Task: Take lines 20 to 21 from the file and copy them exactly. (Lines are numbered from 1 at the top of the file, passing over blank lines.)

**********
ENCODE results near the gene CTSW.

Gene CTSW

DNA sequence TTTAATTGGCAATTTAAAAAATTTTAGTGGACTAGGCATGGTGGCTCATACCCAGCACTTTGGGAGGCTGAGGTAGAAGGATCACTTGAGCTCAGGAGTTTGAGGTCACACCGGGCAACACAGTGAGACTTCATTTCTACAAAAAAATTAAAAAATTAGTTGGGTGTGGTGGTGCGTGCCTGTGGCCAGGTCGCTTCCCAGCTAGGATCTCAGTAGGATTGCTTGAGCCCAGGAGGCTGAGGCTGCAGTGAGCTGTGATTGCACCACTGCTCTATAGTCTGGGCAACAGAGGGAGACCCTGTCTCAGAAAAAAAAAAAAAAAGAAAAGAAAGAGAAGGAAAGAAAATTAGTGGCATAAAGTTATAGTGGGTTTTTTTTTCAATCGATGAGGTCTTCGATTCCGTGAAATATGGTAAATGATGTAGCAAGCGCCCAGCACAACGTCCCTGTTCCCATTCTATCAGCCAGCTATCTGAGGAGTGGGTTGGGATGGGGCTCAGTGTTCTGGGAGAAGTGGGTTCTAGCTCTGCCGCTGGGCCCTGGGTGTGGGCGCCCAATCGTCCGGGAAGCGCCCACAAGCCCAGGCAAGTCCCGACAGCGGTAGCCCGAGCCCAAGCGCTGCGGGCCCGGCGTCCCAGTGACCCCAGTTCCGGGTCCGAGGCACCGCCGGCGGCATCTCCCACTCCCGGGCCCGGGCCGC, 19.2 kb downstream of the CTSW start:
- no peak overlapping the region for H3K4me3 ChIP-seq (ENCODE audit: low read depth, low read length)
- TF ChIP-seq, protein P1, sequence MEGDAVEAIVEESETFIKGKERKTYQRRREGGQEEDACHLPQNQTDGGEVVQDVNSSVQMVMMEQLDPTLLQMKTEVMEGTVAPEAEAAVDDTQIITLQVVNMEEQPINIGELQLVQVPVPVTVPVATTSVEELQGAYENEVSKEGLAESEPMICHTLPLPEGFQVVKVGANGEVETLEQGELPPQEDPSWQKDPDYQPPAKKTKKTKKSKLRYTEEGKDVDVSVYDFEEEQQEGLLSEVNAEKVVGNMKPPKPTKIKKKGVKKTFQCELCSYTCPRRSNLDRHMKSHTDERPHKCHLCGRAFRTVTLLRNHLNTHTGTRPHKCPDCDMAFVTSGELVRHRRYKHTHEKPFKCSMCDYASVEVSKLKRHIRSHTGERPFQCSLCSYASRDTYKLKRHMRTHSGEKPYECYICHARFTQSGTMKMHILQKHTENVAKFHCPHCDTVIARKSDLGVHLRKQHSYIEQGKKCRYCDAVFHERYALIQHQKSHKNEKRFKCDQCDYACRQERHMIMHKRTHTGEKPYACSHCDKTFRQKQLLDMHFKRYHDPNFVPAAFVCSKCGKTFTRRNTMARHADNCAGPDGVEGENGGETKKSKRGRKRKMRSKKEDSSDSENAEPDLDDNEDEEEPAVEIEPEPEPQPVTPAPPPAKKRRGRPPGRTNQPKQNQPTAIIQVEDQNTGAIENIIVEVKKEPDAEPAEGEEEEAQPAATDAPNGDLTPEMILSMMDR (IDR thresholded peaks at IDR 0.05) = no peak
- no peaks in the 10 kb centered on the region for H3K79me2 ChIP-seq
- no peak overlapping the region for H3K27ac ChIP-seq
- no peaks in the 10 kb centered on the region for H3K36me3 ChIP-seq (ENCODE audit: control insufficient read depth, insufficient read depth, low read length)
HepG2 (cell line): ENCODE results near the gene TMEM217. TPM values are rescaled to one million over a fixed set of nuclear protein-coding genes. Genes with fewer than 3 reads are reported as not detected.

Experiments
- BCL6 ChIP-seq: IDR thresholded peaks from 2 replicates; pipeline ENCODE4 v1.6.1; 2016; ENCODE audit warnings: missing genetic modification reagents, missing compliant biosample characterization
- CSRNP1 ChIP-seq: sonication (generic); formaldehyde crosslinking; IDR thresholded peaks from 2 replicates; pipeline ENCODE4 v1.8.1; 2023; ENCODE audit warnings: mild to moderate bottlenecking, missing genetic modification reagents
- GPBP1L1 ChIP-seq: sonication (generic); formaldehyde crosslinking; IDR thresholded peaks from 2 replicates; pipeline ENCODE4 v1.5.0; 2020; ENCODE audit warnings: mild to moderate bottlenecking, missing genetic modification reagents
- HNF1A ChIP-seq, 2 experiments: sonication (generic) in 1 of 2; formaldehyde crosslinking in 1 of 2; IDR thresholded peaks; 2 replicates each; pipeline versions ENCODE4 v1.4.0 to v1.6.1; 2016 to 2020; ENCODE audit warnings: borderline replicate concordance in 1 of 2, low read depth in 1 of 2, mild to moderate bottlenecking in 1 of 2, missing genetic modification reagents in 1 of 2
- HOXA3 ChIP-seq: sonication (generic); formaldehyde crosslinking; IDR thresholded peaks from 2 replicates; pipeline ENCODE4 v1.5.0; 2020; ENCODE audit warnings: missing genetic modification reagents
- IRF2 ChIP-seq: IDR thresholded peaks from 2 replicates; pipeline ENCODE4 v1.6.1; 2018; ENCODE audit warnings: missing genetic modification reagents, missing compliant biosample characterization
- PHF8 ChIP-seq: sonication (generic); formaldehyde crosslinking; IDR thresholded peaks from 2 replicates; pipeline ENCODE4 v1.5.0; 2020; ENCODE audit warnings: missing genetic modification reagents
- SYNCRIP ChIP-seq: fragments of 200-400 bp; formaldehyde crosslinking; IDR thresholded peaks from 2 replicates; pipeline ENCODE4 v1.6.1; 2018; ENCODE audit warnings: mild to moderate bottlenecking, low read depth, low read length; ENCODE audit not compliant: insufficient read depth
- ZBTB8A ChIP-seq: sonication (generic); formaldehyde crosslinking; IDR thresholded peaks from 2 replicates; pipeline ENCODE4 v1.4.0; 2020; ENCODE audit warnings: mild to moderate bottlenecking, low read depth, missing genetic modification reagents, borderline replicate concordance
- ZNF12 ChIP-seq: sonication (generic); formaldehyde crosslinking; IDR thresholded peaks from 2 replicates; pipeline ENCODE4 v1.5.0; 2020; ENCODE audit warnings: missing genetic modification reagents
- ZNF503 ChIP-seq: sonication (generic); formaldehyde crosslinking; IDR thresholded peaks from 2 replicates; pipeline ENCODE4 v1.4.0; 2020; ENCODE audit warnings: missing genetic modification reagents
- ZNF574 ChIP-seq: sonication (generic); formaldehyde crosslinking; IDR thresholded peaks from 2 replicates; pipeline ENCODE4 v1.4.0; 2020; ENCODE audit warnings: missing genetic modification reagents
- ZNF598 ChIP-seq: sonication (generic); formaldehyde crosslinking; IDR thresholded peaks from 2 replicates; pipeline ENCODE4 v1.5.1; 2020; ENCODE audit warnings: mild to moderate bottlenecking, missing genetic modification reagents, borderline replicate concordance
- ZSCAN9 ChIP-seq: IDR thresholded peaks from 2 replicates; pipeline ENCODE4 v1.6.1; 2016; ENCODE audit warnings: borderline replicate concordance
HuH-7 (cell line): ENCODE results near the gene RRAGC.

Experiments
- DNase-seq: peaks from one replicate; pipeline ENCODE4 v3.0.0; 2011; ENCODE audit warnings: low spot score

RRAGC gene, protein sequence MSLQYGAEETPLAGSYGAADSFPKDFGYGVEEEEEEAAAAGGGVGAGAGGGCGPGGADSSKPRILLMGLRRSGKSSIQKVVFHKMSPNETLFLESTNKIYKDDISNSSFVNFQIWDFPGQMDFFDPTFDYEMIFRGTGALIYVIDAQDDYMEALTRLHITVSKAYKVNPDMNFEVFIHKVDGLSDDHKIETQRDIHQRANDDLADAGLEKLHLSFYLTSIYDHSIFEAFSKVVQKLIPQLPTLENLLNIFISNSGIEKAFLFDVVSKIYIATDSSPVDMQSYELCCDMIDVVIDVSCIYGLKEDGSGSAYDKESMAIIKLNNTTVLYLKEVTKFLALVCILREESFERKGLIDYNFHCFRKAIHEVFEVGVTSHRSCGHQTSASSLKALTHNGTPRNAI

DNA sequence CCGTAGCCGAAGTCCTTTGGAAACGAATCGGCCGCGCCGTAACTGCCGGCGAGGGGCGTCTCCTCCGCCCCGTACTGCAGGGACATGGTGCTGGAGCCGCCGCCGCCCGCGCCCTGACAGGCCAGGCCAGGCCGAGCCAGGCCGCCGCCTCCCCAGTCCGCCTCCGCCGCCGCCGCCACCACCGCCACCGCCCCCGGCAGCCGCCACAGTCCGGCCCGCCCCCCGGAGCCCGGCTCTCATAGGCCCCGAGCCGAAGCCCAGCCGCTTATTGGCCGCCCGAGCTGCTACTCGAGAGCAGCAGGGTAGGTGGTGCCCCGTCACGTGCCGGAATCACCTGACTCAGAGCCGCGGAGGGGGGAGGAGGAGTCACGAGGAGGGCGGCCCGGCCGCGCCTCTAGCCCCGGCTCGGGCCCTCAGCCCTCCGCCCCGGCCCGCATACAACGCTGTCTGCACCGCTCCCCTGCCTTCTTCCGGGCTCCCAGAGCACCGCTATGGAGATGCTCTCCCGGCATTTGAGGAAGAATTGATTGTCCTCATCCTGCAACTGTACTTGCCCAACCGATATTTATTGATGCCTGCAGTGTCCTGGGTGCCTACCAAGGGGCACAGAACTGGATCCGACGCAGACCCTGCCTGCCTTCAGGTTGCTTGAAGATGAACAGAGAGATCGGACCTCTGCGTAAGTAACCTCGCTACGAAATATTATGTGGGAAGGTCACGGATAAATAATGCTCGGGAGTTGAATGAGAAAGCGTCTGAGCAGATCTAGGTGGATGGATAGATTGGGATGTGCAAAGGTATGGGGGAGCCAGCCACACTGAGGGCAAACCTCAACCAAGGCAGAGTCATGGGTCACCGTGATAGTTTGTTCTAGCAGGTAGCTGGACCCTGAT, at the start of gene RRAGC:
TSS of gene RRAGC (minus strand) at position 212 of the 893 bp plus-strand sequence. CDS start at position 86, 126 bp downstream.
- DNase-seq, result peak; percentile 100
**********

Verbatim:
- ZNF12 ChIP-seq: sonication (generic); formaldehyde crosslinking; IDR thresholded peaks from 2 replicates; pipeline ENCODE4 v1.5.0; 2020; ENCODE audit warnings: missing genetic modification reagents
- ZNF503 ChIP-seq: sonication (generic); formaldehyde crosslinking; IDR thresholded peaks from 2 replicates; pipeline ENCODE4 v1.4.0; 2020; ENCODE audit warnings: missing genetic modification reagents